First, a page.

I was wondering what you guys think of the A380 - me as an airbus fan I kinda like it and would be sad if production were canceled.
1. Do you think the A380 is a generally failed aircraft? Do you think production will stop soon?
2. Do you think it is a good design and technically a really good aircraft but just too big?
3. Do you think it is a great plane at the wrong time?
4. Do you think it could be revived with new engine models and more payload options?
5. What do you think Airbus would do with all the production line hangers if they cancel the A380?
1. Assuming you mean a financial failure, yes. Development costs went way beyond Airbus' estimates and sales have been much weaker than they expected. Before the recent rate cuts, Airbus was just reaching operating break-even (i.e. each frame brought in more cash than it cost to build), which means they had merely stopped adding to their enormous up-front investment and have made very little progress at recovering it. Under any reasonable assumption about future A380 sales, the project has been a financial disaster. Time is not on its side, since the 777-9 and A350-1000 are cutting the legs out from what little market is left for Very Large Aircraft (let alone the 777-10 and A350-2000 proposals). I doubt production will continue much beyond 2020, and the 747-8 will probably meet the same fate in the same period.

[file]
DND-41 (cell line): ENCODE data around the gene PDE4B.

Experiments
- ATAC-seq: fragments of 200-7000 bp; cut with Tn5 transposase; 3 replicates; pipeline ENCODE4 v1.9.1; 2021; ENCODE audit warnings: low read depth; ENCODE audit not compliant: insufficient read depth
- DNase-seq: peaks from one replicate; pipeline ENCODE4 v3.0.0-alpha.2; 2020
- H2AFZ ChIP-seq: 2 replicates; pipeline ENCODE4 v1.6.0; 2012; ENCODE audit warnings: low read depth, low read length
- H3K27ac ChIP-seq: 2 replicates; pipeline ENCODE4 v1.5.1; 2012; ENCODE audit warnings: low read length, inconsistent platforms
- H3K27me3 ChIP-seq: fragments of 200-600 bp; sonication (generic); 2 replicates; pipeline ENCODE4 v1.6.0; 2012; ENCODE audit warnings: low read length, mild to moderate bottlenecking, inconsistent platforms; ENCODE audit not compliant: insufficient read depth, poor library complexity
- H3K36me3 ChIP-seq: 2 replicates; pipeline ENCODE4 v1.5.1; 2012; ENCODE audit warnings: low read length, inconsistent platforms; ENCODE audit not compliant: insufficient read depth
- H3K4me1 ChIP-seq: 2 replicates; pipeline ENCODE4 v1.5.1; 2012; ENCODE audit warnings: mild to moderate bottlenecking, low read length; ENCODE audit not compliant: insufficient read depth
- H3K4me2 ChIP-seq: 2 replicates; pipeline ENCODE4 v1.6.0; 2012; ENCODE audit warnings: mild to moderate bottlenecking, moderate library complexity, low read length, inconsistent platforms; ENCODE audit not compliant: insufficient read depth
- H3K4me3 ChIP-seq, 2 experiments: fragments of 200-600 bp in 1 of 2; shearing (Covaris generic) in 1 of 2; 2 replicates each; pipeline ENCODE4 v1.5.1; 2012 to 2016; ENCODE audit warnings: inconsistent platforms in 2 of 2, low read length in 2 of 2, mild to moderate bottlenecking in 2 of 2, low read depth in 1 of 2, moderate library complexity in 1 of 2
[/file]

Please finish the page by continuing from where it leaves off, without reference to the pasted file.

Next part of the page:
2. The A380 is a reliable, comfortable, and most importantly safe plane that by all accounts has met Airbus' performance guarantees. By those criteria, it's a technical success. (Some operators are apparently having trouble filling it profitably, but that's on them and their revenue models.) However, user Matt6461 has made a compelling case
that the A380-800 was vastly over-designed in anticipation of one or even two stretches and a freighter version, none of which are likely to ever materialize. This makes the -800 relatively heavy for its payload/range capability, negating the structural advantages of a double-decker, and the wing is also aerodynamically compromised by the 80m span constraint. The forthcoming big twins should beat it in seat/mile costs with less financial risk.
3. No. Some people argue that the A380 was just ahead of its time and that Airbus should keep it on life support until the market catches up. This ignores the fact that the A380 is a rapidly aging design. In its current form, it's basically at parity with the 777-300ER and cannot compete with the new generation of composite big twins with high aspect ratio wings.
4. No. New engines would help, but the A380 has lots of other problems: the wings are too short, the empennage is too big, the landing gear is too heavy and inefficiently cuts into cargo space, it's mostly aluminum and GLARE rather than CFRP, and so on. Airbus cannot make a business case to merely re-engine it, so more expensive projects like stretching and/or re-winging it are out of the question. As for the other issues, it would be easier to start with a clean-sheet design than try to fix them on an existing platform. The airlines also don't seem particularly interested in boosting seat count by going to 3-5-3 or rearranging the cabin (EK shot down both proposals), so apparently more capacity is not the answer. Some operators say they don't want to compromise the "A380 experience" by squeezing in more seats, but most of them had no problem going to 10-abreast on the 777...
5. Hard to say. Boeing's an easier case: they must be eyeing the 747's massive footprint in Everett for the NMA. Airbus might be able to use the A380's space for their A320 successor or maybe another A350 line if demand permits.
Keynes is dead and we are living in his long run.